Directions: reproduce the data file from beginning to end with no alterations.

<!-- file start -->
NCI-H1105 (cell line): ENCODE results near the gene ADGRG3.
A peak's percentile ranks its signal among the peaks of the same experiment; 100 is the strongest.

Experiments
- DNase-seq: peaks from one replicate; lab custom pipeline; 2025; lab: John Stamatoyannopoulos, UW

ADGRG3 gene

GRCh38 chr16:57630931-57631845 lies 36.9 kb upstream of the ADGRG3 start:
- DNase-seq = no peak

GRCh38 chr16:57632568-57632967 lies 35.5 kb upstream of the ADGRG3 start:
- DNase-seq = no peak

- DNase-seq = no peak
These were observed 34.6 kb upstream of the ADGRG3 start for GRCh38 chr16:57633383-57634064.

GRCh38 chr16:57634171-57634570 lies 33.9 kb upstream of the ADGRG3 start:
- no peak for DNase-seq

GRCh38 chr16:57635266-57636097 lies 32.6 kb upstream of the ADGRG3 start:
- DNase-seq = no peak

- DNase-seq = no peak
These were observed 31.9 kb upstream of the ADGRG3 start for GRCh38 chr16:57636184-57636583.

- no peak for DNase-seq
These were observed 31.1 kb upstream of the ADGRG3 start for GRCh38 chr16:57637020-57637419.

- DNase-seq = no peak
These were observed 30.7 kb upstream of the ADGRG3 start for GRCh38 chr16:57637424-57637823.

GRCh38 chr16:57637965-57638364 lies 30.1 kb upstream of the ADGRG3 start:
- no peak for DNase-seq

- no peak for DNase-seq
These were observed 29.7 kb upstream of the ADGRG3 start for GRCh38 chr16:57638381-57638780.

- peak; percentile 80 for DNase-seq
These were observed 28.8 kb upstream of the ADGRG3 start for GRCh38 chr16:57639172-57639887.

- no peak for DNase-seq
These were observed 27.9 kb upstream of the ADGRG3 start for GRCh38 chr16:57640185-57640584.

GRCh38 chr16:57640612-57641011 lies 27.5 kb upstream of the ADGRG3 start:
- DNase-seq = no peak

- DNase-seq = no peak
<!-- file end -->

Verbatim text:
NCI-H1105 (cell line): ENCODE results near the gene ADGRG3.
A peak's percentile ranks its signal among the peaks of the same experiment; 100 is the strongest.

Experiments
- DNase-seq: peaks from one replicate; lab custom pipeline; 2025; lab: John Stamatoyannopoulos, UW

ADGRG3 gene

GRCh38 chr16:57630931-57631845 lies 36.9 kb upstream of the ADGRG3 start:
- DNase-seq = no peak

GRCh38 chr16:57632568-57632967 lies 35.5 kb upstream of the ADGRG3 start:
- DNase-seq = no peak

- DNase-seq = no peak
These were observed 34.6 kb upstream of the ADGRG3 start for GRCh38 chr16:57633383-57634064.

GRCh38 chr16:57634171-57634570 lies 33.9 kb upstream of the ADGRG3 start:
- no peak for DNase-seq

GRCh38 chr16:57635266-57636097 lies 32.6 kb upstream of the ADGRG3 start:
- DNase-seq = no peak

- DNase-seq = no peak
These were observed 31.9 kb upstream of the ADGRG3 start for GRCh38 chr16:57636184-57636583.

- no peak for DNase-seq
These were observed 31.1 kb upstream of the ADGRG3 start for GRCh38 chr16:57637020-57637419.

- DNase-seq = no peak
These were observed 30.7 kb upstream of the ADGRG3 start for GRCh38 chr16:57637424-57637823.

GRCh38 chr16:57637965-57638364 lies 30.1 kb upstream of the ADGRG3 start:
- no peak for DNase-seq

- no peak for DNase-seq
These were observed 29.7 kb upstream of the ADGRG3 start for GRCh38 chr16:57638381-57638780.

- peak; percentile 80 for DNase-seq
These were observed 28.8 kb upstream of the ADGRG3 start for GRCh38 chr16:57639172-57639887.

- no peak for DNase-seq
These were observed 27.9 kb upstream of the ADGRG3 start for GRCh38 chr16:57640185-57640584.

GRCh38 chr16:57640612-57641011 lies 27.5 kb upstream of the ADGRG3 start:
- DNase-seq = no peak

- DNase-seq = no peak